MIND Diet and Alzheimer’s


We are constantly looking for insights into the treatment and prevention of diseases like Alzheimer’s.  This new study showed that when people followed a combination of the DASH diet and Mediterranean diet that researchers called the MIND diet patients had as high as a 54% reduction in Alzheimer’s risk.        The great part about this diet is that even people that did not follow it perfectly still had a very beneficial effect in risk reduction.  Lifestyle changes work best over time, while you may have initial benefits like decreasing blood pressure or cholesterol the big benefits in lifestyle change come with time.  The longer we follow these anti inflammatory diets the more powerful the risk reduction is.    When you are consistently following diets that are rich in veggies, fruits, lean meats, seeds and nuts we develop more balanced gut bacteria, less “leaky gut”, less chance for food sensitivities that lead to systemic inflammation, better energy and a happier brain.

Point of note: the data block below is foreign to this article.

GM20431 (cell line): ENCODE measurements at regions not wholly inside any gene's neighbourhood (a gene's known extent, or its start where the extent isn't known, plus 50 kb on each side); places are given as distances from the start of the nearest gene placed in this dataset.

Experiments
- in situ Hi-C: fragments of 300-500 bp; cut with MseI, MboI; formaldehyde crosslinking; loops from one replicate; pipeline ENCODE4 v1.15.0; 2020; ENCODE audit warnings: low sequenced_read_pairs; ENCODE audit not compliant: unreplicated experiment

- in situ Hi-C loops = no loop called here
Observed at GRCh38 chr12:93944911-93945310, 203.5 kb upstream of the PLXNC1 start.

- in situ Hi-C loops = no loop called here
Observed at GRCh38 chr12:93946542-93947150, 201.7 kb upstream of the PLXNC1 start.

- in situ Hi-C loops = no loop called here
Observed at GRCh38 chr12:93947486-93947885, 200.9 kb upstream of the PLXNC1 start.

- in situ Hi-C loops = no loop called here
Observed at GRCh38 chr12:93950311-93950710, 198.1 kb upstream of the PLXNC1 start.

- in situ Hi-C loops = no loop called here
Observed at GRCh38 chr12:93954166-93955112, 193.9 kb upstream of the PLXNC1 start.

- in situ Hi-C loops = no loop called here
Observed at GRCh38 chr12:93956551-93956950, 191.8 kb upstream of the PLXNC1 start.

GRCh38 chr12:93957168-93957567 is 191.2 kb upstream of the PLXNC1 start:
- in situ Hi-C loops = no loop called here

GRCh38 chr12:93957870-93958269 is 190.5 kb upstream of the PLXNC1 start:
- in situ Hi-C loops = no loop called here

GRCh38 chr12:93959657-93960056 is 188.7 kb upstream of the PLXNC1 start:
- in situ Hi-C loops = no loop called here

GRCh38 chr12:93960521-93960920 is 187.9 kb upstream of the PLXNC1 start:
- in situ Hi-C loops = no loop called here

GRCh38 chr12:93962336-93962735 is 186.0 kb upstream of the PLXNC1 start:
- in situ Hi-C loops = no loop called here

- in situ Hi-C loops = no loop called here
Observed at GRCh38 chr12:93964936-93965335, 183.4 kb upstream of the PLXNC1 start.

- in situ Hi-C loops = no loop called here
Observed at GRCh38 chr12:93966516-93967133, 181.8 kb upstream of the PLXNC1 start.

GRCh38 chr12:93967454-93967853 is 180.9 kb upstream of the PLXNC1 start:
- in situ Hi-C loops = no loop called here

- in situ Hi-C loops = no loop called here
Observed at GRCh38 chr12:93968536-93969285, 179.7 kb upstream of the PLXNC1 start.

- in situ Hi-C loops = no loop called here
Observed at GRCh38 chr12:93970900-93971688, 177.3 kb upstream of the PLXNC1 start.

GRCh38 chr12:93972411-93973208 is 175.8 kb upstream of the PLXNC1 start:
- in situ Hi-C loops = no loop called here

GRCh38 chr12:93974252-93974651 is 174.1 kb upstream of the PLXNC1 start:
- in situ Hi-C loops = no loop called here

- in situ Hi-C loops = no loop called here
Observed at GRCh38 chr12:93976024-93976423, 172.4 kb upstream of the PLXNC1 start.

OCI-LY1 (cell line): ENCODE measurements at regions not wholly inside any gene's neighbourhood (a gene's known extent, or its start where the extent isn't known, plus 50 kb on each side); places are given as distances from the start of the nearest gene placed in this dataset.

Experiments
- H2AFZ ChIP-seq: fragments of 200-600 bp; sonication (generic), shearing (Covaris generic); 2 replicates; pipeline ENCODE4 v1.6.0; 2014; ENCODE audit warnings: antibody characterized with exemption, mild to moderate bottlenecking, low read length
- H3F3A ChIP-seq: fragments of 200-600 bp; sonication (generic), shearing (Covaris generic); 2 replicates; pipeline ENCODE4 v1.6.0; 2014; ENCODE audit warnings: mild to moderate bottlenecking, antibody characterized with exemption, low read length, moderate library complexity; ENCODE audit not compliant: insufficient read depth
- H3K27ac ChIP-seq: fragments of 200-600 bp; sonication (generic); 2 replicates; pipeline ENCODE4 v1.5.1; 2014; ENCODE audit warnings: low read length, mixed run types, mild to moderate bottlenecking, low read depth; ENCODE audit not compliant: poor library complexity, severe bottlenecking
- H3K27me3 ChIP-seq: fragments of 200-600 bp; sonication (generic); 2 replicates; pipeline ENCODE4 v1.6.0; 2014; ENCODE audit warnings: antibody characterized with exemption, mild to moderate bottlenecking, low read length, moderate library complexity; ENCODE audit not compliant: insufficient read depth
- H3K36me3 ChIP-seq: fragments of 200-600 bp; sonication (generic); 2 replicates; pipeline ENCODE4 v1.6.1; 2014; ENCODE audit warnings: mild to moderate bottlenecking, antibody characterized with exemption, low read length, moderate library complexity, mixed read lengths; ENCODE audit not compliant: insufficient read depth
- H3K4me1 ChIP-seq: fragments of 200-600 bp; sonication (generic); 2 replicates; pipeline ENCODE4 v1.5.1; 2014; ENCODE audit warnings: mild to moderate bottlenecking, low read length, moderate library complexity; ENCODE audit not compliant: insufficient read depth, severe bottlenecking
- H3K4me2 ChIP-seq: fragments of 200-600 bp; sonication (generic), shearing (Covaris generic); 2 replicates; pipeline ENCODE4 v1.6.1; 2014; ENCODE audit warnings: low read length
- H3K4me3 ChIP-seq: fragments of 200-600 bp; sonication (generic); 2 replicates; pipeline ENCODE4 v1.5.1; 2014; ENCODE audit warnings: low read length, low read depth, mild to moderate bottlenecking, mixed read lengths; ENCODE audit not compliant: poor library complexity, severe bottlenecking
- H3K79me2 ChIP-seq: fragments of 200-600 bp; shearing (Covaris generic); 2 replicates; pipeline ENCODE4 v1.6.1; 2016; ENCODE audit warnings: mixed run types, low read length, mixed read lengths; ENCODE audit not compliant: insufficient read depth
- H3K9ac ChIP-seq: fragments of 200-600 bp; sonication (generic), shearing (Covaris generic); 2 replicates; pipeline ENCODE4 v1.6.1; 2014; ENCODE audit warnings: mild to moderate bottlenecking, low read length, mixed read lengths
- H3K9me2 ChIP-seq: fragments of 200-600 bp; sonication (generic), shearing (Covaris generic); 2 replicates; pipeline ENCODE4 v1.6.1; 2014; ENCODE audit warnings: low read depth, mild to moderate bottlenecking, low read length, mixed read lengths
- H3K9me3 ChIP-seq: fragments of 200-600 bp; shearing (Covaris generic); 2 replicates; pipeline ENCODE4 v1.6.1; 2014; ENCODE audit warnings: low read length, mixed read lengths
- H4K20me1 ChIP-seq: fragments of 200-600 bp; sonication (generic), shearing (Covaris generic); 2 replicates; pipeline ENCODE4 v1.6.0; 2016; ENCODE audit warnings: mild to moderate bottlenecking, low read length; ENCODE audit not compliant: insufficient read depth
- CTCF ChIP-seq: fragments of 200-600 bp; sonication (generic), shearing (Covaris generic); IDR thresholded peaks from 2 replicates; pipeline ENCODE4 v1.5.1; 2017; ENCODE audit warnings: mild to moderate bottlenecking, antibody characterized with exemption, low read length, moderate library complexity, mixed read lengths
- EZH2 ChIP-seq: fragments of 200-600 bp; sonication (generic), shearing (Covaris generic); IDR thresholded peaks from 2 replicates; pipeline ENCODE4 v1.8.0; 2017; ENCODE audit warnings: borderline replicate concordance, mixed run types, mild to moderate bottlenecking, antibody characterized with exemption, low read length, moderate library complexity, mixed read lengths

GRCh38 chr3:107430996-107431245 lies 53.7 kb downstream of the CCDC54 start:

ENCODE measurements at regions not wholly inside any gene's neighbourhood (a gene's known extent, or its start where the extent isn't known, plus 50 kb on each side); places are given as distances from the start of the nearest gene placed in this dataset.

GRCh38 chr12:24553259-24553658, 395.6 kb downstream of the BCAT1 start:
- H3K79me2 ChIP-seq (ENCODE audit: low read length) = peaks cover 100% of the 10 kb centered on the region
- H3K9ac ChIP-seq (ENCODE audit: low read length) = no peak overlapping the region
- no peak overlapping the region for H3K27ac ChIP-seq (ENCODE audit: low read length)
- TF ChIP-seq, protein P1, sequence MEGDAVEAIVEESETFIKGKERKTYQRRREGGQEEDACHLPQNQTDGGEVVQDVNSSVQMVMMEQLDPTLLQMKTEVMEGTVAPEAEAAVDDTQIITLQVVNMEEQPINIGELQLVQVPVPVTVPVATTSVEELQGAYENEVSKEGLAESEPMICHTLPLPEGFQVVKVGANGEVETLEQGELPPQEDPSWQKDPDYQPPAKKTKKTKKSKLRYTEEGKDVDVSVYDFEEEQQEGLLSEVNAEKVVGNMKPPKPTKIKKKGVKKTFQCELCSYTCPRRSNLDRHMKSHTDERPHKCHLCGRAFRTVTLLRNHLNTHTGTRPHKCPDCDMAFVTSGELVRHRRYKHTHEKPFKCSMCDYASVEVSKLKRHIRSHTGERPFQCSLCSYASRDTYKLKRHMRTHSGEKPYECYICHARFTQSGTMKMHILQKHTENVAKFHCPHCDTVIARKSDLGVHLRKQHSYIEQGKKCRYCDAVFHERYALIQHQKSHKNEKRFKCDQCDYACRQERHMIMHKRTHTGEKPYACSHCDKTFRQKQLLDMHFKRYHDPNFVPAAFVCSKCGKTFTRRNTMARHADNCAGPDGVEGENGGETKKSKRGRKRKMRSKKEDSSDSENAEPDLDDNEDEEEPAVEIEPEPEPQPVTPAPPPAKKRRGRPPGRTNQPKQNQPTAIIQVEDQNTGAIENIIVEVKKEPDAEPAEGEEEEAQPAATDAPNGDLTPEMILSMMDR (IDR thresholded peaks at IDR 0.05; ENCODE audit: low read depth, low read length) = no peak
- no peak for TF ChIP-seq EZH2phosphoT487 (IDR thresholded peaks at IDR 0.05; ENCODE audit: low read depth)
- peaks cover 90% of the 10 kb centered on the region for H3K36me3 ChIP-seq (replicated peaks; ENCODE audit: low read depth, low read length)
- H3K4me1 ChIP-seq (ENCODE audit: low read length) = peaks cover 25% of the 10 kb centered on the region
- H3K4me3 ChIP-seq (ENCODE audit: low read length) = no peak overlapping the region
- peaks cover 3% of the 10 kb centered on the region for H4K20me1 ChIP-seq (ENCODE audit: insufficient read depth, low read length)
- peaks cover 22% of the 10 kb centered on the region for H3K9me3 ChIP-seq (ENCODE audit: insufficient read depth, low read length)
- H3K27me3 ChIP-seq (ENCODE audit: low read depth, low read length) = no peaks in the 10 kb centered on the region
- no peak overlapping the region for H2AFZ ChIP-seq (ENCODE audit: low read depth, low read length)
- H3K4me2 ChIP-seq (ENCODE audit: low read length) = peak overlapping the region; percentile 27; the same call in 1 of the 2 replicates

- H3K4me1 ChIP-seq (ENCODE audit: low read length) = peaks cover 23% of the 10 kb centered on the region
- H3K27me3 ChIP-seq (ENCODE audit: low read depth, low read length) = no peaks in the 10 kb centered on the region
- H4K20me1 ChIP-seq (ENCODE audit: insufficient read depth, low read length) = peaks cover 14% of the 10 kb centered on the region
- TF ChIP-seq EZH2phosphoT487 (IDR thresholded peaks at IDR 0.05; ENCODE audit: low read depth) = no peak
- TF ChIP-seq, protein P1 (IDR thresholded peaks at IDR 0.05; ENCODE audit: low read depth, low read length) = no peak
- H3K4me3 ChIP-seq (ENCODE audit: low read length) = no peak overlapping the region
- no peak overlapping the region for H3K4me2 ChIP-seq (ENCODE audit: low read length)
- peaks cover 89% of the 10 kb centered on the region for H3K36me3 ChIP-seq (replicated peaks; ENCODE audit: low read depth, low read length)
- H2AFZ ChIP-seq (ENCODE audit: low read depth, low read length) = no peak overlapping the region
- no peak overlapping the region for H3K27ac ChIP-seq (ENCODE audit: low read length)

With the MIND diet, a person who eats at least three servings of whole grains, a salad and one vegetable every day — along with a glass of wine(if you can tolerate wine)– snacks most days on nuts, has beans every other day or so, eats poultry and berries at least twice a week and fish at least once a week and benefits.  Like other studies on inflammation and brain health color in our foods is crucial and especially colorful berries.  This diet also has its list of no no’s which we can all guess.  Avoid: Fast foods, highly refined foods, unhealthy red meats, margarine, sugars basically avoid the state fair foods, fast foods and the junk foods and not only will your waistline love you but your brain will too.

If you have questions about diets like this or want some more specific suggestions we are happy to help.

 

 

 

 

 

  1. Martha Clare Morris, Christy C. Tangney, Yamin Wang, Frank M. Sacks, David A. Bennett, Neelum T. Aggarwal. MIND diet associated with reduced incidence of Alzheimer’s disease. Alzheimer’s & Dementia, 2015; DOI:10.1016/j.jalz.2014.11.009
  2. http://www.sciencedaily.com/releases/2015/03/150319104218.htm